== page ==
Have you noticed that plant-based milk seems to be everywhere in both supermarkets and health food stores? In some places, the alternative milk brands on offer exceed those for dairy!
Is any of this stuff good for you or your kids? What things should you be looking for if you are unable to tolerate dairy milk and want to use it in your home?
What is Plant-Based Milk?
Plant-based milk is a very loosely defined term within the beverage industry. It is so loose, in fact, that the dairy industry has petitioned the FDA to not allow plant-based beverages to be called “milk” at all. The Iowa Farm Bureau Federation (IFBF) describes it this way:
The number of plant-based products using dairy names on the label has increased dramatically in recent years. … The lack of FDA action has led to an anything goes mentality in the marketplace. (1)
Essentially then, vegan milk is any whitish liquid that can be used as a substitute for dairy milk. Mileage varies greatly from brand to brand. In some cases, a particular cow milk alternative may not mimic the nutrients in real milk at all!
The most popular ones I’ve come across regularly include:
- Coconut milk
- Rice milk
- Almond milk
- Cashew milk
- Oat milk
- Soy milk
- Pea milk
Some brands contain a blend of different plant proteins to make their “milk”. Suja, for example, uses pea protein, sunflower seed butter, and flax seeds. Others contain a blend of soy and rice and so forth.
Why So Many Brands?
The reasons for this market explosion are two-fold.
First, more people are realizing that they simply cannot tolerate commercially processed dairy.
The high heat processing is in many cases to ultrapasteurization (UHT) temperature (135 °C / 275 °F), which is significantly higher than the boiling point of water (100 °C / 212 °F).
Applying this high level of heat for 2-5 seconds denatures the milk proteins completely and renders them allergenic. Of course, all the enzymes are destroyed as well .. most notably lactase, necessary for digesting the lactose.
In other words, unless you have an iron stomach, good luck digesting that stuff!
Organic milk is the worst of the bunch, in fact, and more likely to be UHT processed!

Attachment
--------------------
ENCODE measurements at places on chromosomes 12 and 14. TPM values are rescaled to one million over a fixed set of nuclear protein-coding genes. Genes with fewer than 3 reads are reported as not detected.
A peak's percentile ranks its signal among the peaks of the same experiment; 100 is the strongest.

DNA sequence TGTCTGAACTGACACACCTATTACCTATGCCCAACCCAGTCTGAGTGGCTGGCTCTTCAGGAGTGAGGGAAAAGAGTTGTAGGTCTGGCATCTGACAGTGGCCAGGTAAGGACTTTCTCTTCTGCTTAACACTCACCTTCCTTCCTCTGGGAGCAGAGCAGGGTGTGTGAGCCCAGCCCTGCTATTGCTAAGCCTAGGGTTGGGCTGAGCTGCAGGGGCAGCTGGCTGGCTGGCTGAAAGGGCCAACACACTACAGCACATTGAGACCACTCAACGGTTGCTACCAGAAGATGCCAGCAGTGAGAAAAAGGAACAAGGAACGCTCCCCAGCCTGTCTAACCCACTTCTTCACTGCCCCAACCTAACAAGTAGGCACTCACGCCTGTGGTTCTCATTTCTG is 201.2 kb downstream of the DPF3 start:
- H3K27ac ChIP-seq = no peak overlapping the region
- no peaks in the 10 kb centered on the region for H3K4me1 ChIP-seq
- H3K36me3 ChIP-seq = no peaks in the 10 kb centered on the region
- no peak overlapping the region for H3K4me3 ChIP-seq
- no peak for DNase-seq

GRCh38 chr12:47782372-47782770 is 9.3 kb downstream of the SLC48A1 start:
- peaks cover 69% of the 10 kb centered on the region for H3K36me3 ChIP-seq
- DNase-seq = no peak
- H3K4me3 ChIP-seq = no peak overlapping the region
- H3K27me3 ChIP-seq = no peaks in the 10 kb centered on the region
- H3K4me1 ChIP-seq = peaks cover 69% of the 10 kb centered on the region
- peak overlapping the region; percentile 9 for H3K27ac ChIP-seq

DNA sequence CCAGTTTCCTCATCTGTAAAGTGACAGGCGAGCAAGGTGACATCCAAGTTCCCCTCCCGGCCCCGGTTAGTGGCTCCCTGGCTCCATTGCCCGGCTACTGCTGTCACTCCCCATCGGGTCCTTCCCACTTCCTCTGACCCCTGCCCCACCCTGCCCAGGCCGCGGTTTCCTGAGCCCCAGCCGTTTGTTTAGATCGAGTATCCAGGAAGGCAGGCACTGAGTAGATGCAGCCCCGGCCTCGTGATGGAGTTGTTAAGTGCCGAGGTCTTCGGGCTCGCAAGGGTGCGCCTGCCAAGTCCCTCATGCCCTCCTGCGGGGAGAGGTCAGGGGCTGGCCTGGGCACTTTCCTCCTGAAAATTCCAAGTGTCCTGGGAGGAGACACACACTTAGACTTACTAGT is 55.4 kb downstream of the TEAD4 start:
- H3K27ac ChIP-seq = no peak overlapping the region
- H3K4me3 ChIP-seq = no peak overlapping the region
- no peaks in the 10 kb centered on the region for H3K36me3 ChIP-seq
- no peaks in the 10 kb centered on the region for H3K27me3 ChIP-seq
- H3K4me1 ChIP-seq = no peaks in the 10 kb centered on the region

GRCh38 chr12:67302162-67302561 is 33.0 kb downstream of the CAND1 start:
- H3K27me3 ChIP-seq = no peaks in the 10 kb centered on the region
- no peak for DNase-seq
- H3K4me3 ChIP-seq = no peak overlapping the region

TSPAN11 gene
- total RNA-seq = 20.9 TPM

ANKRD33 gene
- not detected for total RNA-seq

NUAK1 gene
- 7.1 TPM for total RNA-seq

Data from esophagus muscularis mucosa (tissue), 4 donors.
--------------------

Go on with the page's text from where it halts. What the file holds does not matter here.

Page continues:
Most of the dairy sensitive people I know don’t do much better on minimally processed, vat pasteurized, non-homogenized milk either.
The second reason for the growing popularity of cow milk alternatives is public perception – myth though it is – that eating mostly or only plants is the way to optimal health.
Should You Be Drinking Plant-Based Milk?
First, let me make it clear that I have nothing against plant-based milk!
They are an important and necessary beverage option given the significant number of people today who have a genuine dairy allergy or no access to easily digestible, clean raw grass-fed milk.
Hence, quality dairy substitutes fill a much-needed gap because commercially processed dairy is so problematic in the diet.
The real question, then, is whether commercial plant-based milk brands are safe to drink.
Based on my research, if you choose to drink a milk substitute, you really MUST make it yourself (this article contains several plant-based milk recipes to try).
The commercial offerings are just too dangerous to consume on a regular basis. Here’s why.
4 Reasons Commercial Brands are Unsafe
The first reason to skip commercial plant-based milk brands is to avoid synthetic vitamins. The worst of these are Vitamin A palmitate and Vitamin D2 (vegan Vitamin D).
The Organic Consumers Association warns that isolated vitamins such as those produced synthetically and used in supplements or added to foods cannot be recognized or metabolized by the body in the same way as natural versions. When fat soluble like synthetic A/D, they have the potential to build-up in the body and create a toxic situation. (2)
The second reason to avoid commercial milk substitutes is because of the additives. Manufacturers commonly add gums like guar and gellen among others as well as other substances to give the beverage body and a milk-like consistency. However, they are not a good idea to consume on a regular basis.